Mycoplasma can hang out for awhile and form long term carrier states in the mucosal surfaces of the respiratory tract. So, it can be debilitating and a very long term condition. Reluctance to walk could be a sign of joint pain, or just unwillingness to take to a leash. Depends on the personality of the dog. But yes, he could have been a carrier for a very long time. Mycoplasma can sometimes be a co-infection, part of the kennel cough syndrome with Bordetella bacteria. So, a brush with that as an early pup could have been the original infection.

Primary lung tumors in dogs are not very common at all. In fact, most lung tumors are actually metastatic in origin, meaning that there is a tumor someplace else in the body (liver, bone, some skin tumors) and it is spreading to the lungs. In that case, you will usually see multiple small nodules in the lungs on x-ray. Not always, but usually. Sometimes they will be too darn small to see (less than 1-2 mm) and there is a size where x-ray fails us and MRI is better.

Rosalyn, I'll tell you as honestly as I can tell you without knowing you or your Charlie my opinion ok? That's just the way I like to practice medicine. I'd want the same for my pets. I think that there is nothing wrong with going all out and doing whatever you can to help a patient. It's an individual decision and choice. Having had to make the same decision on my pet, I had a cat that had intestinal lymphoma, I decided to remove the lesion and treat with chemotherapy. Same with loved once facing cancer and tumors. I really let them know that it was their decision to continue treatment or not, and I would support them on that.

That being said, if I was performing a lung biopsy on my own pet, and I realized immediately there was metastatic disease in the lungs that had not been detected before surgery by x-rays or MRI, I would elect to euthanize at that point. There are options. Not all cancers are the same. Some of the newer drugs can give us 6-12 months or sometimes more. So, it is a tough call. But for me, metastatic lung disease is not a good thing at all, with very poor outcome and poor prognosis. There is science, and then there is experience and actual truth. From what I have seen in practice, I would let my pets go on the surgery table if I saw the metastatic disease.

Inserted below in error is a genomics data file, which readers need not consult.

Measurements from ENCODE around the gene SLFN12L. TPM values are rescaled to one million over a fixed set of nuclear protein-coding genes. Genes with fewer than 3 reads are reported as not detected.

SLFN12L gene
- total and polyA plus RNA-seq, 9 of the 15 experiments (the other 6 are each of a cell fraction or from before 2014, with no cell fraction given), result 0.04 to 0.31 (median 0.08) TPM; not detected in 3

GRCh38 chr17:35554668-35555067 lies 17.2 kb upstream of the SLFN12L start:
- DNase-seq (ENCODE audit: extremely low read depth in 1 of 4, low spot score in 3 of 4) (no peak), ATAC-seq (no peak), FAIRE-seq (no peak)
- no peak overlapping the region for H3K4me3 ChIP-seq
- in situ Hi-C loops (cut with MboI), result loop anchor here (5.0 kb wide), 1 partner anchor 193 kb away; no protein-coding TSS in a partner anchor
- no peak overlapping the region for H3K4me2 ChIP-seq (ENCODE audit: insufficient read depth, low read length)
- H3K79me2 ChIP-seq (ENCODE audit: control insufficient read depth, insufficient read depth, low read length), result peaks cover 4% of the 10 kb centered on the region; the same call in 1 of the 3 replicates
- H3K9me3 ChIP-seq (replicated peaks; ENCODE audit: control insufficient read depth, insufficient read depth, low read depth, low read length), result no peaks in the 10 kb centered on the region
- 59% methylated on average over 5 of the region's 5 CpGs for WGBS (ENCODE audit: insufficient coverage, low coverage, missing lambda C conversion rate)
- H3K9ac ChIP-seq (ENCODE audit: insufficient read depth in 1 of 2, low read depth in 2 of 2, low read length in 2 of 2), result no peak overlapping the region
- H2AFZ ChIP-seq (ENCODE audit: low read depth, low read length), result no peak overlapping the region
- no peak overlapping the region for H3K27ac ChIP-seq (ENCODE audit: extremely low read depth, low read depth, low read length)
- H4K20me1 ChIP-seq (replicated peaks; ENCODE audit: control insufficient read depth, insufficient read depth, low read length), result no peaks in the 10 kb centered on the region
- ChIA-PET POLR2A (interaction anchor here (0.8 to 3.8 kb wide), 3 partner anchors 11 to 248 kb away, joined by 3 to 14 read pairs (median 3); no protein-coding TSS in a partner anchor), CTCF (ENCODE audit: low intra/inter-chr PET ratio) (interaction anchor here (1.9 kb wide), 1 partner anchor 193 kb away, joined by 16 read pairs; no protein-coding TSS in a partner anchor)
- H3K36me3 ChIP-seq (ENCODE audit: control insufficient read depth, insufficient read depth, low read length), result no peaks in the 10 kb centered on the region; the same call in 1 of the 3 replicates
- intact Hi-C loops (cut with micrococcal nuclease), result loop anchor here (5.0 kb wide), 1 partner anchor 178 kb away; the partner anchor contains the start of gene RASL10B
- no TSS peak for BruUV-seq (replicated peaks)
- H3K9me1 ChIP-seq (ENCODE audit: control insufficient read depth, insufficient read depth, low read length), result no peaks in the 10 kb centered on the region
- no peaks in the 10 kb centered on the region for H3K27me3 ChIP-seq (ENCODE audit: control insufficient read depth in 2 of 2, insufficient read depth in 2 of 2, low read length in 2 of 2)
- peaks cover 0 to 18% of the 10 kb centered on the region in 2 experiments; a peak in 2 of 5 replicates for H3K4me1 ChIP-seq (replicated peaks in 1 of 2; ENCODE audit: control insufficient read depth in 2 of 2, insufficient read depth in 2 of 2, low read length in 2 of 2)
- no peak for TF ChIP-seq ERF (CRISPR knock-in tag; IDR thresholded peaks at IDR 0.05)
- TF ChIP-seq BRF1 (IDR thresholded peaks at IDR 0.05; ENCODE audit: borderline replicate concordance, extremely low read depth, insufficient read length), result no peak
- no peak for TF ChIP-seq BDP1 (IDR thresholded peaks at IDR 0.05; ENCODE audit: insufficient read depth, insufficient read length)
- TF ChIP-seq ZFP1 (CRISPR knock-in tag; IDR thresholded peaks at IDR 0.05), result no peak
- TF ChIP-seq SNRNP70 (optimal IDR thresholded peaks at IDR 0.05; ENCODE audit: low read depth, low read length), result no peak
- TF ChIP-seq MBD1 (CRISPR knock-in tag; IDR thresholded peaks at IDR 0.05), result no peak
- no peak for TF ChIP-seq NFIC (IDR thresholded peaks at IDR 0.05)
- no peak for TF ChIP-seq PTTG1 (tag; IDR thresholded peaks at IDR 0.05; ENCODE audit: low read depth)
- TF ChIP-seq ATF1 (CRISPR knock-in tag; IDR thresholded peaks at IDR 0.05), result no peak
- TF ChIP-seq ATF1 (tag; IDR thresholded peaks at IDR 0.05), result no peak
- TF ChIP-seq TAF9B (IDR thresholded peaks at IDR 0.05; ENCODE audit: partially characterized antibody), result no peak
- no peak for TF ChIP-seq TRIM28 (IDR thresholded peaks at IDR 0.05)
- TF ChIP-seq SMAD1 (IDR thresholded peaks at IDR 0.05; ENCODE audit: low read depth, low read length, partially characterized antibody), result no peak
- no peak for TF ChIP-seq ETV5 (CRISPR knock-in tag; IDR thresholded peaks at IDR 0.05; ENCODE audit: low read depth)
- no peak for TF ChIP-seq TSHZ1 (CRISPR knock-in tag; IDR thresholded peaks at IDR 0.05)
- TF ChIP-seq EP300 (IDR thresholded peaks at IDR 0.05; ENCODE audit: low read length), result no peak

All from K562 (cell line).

The unfortunate truth is that the Vet might not have that luxury either. It might not be apparent. And if it isn't, for certain, they will perform the biopsy.

Hopefully, this is all speculative, and Charlie is just feelin great a week from now.
Customer: replied 3 years ago.

Thank you so much Dr Ralston for giving me such an honest reply. It gives all the answers to my thoughts. I feel the outcome will be bad but couldn't understand how it has all happened to such a young dog. However, I shall try and hope for a miracle that she will get better. You will help me prepare myself and I am very grateful to you for such a full explanation of everthing. Thank you, Rosalyn